Chaltis declines to say how much he paid for the Popi's Place franchise rights, or how much he invested in renovations. George Ameres declines to release the costs or net worth requirements for perspective franchisees.

Ameres, instead, says the family's focus should be on brand protection — regardless of how much money they make in fees. He realizes that's what other successful franchise chains, like First Watch, do. “We just don't give them a key and say go ahead,” says George Ameres. “The challenge is to make sure they do it our way.”

That goes from cooking and baking to serving food. More than 90% of the food served at Popi's Place is prepared onsite, including soups, salad dressings, cakes and cookies. And the servers are old-school diner type, the ones who know their regular customer's names. “People are looking for quality at a fair price,” says George Ameres. “People are looking for a good deal.”

In the family
People looking for Popi's Place locations will see slightly different names in the next few months. That's because the chain is going through a rebranding, where the old names, Popi's Place followed by a roman numeral, will be replaced by Popi's Place and the geographical location. “The numerals didn't mean much anymore,” George Ameres says.

The change is also a symbol of how much the family business has grown from the early 1980s. That's when Emmanuel and Kalliopi Ameres opened their first restaurant, the Grapevine, on Cortez Road and U.S. 41 in Bradenton. The theme was steak and seafood, with a full bar.

But the couple, then with four young children, quickly outgrew the late night-infused dinner restaurant lifestyle. With that in mind they opened the first Popi's Place in 1986. That location, still there today, is next to McKechnie Field, spring training home of the Pittsburgh Pirates. The restaurant was originally called the Dugout.

Each expansion after that provided a way for the Ameres children, now adults, to get into the business. George Ameres, for example, manages Popi's Place locations on Manatee Avenue West in Bradenton and another one near Port Manatee. Andy Ameres, meanwhile, will operate the one in east Manatee County and his twin sister, Katima Ameres, runs the Ruskin location. Michael Ameres oversees the downtown Palmetto Popi's.

Other challenges loom for the entire family, past franchising. Foremost on that list, says George Ameres, is the price of food supplies, from bacon to dairy to produce — an industry wide issue. For instance, the cost of a case of bacon, Ameres says, doubled in recent months, from $40 to $80. Many food service vendors, adds Ameres, recently imposed fuel surcharges for the first time.

The result of the increases, not surprisingly, is the price of some menu items will rise, too. While that's tough for any business owner, George Ameres says it's especially hard for him given how close he is to many Popi's Place regulars. He's played golf with some customers, and even joined a few others on a trip to Greece. “We've become friends with many of our customers,” says Ameres. “That's been a blessing.”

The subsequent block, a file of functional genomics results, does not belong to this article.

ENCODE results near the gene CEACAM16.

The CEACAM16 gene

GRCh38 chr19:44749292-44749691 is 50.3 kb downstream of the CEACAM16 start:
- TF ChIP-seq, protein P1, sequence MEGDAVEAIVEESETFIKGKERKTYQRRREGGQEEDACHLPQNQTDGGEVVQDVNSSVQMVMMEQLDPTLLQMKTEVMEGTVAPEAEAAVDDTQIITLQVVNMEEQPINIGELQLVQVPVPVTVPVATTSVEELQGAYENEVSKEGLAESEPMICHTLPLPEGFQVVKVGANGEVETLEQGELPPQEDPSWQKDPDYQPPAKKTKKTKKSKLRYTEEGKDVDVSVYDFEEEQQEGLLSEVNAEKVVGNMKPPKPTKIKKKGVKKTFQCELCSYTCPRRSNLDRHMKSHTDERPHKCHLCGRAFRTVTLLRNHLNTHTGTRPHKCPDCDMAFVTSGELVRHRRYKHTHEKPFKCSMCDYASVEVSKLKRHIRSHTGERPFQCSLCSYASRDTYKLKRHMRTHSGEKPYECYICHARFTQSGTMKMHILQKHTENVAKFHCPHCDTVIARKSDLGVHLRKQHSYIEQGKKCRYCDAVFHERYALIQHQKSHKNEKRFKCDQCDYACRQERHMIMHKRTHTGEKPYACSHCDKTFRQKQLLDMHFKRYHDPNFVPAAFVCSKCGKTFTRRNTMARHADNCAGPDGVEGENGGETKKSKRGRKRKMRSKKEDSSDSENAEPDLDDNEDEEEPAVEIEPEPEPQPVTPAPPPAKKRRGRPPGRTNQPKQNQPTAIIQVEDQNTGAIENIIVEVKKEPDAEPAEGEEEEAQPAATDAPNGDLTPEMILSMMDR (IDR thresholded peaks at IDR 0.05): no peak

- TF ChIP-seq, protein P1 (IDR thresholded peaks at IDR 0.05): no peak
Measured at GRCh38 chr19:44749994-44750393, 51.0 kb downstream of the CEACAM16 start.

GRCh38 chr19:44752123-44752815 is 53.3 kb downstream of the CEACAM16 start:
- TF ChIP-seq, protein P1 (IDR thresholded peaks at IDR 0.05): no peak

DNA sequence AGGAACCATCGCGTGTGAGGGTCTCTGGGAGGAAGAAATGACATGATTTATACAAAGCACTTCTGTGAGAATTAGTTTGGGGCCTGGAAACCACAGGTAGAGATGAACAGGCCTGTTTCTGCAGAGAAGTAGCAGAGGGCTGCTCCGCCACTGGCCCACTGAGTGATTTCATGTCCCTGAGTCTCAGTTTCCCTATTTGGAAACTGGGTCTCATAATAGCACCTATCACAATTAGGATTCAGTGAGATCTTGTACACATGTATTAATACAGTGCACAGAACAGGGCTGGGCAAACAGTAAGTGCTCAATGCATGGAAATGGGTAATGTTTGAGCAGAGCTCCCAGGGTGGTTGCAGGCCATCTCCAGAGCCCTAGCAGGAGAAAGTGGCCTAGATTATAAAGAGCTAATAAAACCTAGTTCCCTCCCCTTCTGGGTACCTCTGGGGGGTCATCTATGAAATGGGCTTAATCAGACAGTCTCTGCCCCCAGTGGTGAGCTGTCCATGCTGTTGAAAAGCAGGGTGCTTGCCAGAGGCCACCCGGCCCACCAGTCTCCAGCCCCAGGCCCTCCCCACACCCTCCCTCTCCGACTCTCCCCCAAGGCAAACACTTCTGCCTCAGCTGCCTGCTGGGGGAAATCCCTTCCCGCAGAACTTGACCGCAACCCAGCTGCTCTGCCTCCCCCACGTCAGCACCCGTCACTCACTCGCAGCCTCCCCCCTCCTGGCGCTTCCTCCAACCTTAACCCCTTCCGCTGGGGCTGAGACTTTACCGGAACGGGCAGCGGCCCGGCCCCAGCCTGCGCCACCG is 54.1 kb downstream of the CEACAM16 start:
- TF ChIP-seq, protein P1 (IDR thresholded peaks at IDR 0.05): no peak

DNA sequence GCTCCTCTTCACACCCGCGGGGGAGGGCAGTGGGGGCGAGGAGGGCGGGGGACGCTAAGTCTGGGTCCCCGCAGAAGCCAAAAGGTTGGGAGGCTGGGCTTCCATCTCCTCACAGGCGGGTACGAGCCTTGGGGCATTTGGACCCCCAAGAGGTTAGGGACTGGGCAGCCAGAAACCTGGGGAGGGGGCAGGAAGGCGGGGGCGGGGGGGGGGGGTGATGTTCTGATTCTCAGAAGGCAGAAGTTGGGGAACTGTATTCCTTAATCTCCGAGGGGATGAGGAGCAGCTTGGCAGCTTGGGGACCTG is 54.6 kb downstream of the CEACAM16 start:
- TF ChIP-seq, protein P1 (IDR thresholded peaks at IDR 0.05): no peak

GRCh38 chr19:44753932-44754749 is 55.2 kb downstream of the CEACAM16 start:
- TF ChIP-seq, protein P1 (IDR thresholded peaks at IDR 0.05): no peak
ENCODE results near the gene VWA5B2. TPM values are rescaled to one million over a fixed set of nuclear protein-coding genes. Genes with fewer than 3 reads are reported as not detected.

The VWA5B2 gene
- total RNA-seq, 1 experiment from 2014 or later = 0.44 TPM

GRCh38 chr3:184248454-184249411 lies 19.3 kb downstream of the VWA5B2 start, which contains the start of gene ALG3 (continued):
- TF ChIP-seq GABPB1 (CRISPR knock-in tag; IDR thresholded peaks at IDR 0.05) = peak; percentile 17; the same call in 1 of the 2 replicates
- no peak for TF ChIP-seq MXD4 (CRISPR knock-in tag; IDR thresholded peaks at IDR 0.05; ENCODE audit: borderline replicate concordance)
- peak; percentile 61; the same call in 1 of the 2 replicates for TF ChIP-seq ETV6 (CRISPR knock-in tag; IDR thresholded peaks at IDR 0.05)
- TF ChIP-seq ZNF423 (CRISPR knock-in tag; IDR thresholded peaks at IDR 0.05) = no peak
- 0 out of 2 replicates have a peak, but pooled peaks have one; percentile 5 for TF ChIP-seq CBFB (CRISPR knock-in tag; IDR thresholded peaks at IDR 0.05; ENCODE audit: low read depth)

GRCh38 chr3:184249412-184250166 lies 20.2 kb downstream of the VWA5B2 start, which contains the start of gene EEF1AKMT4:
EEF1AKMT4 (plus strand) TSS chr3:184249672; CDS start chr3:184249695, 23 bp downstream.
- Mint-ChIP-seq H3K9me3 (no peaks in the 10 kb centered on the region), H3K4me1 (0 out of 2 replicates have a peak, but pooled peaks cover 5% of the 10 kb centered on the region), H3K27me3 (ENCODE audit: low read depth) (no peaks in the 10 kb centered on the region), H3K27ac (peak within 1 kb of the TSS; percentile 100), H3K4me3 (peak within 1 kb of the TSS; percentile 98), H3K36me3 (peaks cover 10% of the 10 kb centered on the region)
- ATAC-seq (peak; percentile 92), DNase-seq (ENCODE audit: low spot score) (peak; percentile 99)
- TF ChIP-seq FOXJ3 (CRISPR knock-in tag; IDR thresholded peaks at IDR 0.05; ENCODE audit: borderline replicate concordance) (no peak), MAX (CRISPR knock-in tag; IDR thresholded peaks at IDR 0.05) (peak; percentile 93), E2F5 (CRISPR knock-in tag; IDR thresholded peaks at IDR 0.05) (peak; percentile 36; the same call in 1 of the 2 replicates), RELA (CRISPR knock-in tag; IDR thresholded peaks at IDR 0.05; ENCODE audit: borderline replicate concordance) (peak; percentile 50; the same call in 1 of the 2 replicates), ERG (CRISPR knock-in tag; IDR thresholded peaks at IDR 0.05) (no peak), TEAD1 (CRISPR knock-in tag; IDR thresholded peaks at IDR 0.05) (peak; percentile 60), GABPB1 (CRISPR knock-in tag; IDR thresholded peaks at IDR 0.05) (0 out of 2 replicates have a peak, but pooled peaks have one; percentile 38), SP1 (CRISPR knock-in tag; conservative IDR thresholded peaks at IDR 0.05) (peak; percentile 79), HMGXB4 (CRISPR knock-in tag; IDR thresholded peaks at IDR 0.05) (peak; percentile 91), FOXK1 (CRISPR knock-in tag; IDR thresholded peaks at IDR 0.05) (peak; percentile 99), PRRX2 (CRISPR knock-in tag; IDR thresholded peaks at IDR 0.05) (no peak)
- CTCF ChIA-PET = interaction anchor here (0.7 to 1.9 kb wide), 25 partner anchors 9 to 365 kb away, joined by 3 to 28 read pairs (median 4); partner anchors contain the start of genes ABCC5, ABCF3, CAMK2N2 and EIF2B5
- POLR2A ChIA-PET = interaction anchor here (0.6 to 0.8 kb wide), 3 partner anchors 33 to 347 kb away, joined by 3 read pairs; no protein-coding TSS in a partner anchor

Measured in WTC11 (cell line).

First Advice
There are multiple benefits combined with numerous risks in expanding a company through franchising — an experience the family behind restaurant chain Popi's Place is about to discover.

And that family, the Ameres clan, can find comfort in the experience of another Gulf Coast-based breakfast-brunch-lunch chain that's already done it: First Watch. The University Park-based company, now with more than 100 locations in 15 states, held off on franchising for several years.

Indeed, CEO Ken Pendery refused to bite until he and the executive team were sure the company was ready, and was doing it for the right reasons. It started franchising five years ago. “You have to be clear about how you want to see your brand many years down the road,” says First Watch Chief Marketing Officer Chris Tomasso.

Tomasso says there are several important steps to take when starting a franchise program, in any industry. One is to bring a lot of patience, because it could take at least 18 months to go from launch to opening a franchised location. Another step, says Tomasso, is to choose franchisees wisely. That goes for net worth and cultural fit. First Watch, for example, seeks franchisees who have operating partners with experience running multiple restaurants.

One final key point: Work with an attorney who has experience in franchise documents in the specific industry, Tomasso says. That's because a franchisee-franchisor relationship can be tricky to navigate, all the more so if problems arise. “A franchise document is unique,” says Tomasso. “It's a legal document, but it's also a selling document.”